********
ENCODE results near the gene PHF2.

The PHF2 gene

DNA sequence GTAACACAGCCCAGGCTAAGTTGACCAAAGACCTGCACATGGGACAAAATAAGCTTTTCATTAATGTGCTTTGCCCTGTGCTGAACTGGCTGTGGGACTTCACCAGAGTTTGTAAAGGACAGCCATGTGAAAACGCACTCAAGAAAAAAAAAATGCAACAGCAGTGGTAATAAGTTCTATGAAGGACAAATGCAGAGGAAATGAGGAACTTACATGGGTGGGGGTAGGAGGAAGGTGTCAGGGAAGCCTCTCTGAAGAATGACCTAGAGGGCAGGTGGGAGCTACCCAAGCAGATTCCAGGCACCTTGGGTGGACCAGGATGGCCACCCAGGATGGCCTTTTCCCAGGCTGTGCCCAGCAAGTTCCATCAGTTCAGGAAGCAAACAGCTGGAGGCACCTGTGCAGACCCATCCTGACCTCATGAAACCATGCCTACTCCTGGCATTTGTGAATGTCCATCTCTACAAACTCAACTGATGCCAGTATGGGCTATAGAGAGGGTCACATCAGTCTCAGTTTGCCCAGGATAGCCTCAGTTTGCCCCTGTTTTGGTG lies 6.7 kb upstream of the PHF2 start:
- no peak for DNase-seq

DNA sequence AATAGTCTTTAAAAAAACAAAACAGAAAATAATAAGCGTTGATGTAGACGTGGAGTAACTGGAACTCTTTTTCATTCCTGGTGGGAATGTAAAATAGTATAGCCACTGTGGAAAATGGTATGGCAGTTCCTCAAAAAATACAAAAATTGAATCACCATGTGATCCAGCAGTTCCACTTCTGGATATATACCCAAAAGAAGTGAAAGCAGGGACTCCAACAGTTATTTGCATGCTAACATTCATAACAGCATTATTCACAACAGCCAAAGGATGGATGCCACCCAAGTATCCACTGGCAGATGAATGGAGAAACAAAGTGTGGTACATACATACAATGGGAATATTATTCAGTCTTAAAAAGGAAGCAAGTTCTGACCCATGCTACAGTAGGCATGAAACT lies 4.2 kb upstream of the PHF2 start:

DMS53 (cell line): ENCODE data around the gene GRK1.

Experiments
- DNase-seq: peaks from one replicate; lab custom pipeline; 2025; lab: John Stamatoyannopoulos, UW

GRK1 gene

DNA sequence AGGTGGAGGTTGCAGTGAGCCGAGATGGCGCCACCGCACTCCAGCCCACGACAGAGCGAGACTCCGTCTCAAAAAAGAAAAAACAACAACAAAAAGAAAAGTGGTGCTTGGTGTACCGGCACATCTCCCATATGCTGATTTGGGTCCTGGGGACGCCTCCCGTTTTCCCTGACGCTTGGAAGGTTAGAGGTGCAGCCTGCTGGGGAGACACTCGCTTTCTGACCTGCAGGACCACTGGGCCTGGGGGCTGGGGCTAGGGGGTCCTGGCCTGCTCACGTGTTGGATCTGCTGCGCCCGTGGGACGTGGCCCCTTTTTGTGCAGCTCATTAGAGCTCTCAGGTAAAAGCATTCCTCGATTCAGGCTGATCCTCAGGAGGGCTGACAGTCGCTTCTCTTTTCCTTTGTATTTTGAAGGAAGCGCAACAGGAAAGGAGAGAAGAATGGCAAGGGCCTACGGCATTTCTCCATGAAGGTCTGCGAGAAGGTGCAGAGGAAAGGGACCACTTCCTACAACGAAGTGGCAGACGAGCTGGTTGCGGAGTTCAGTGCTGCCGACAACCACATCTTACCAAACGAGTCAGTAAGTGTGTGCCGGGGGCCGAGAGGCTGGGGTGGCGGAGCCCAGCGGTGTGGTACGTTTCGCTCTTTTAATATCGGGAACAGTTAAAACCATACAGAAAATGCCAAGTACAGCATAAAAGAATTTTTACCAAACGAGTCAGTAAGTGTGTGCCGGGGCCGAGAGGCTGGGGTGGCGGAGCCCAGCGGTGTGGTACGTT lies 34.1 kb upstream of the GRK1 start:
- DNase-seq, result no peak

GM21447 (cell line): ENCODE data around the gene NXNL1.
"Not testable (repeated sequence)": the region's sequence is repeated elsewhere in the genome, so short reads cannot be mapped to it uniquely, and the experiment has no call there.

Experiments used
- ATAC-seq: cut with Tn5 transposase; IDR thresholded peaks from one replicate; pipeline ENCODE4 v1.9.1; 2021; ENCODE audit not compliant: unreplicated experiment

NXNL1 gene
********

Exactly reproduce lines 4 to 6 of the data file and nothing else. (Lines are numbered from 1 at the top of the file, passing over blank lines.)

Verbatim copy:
- no peak for DNase-seq

DNA sequence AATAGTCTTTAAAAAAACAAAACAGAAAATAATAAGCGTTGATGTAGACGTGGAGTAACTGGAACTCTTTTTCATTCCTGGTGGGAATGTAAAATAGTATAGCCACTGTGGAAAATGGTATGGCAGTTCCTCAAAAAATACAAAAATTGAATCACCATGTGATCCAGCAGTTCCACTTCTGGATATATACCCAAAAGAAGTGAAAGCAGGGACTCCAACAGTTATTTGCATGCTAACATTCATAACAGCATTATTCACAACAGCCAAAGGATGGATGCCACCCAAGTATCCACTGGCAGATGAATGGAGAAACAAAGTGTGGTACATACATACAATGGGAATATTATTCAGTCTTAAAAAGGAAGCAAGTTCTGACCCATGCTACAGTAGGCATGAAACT lies 4.2 kb upstream of the PHF2 start:

DMS53 (cell line): ENCODE data around the gene GRK1.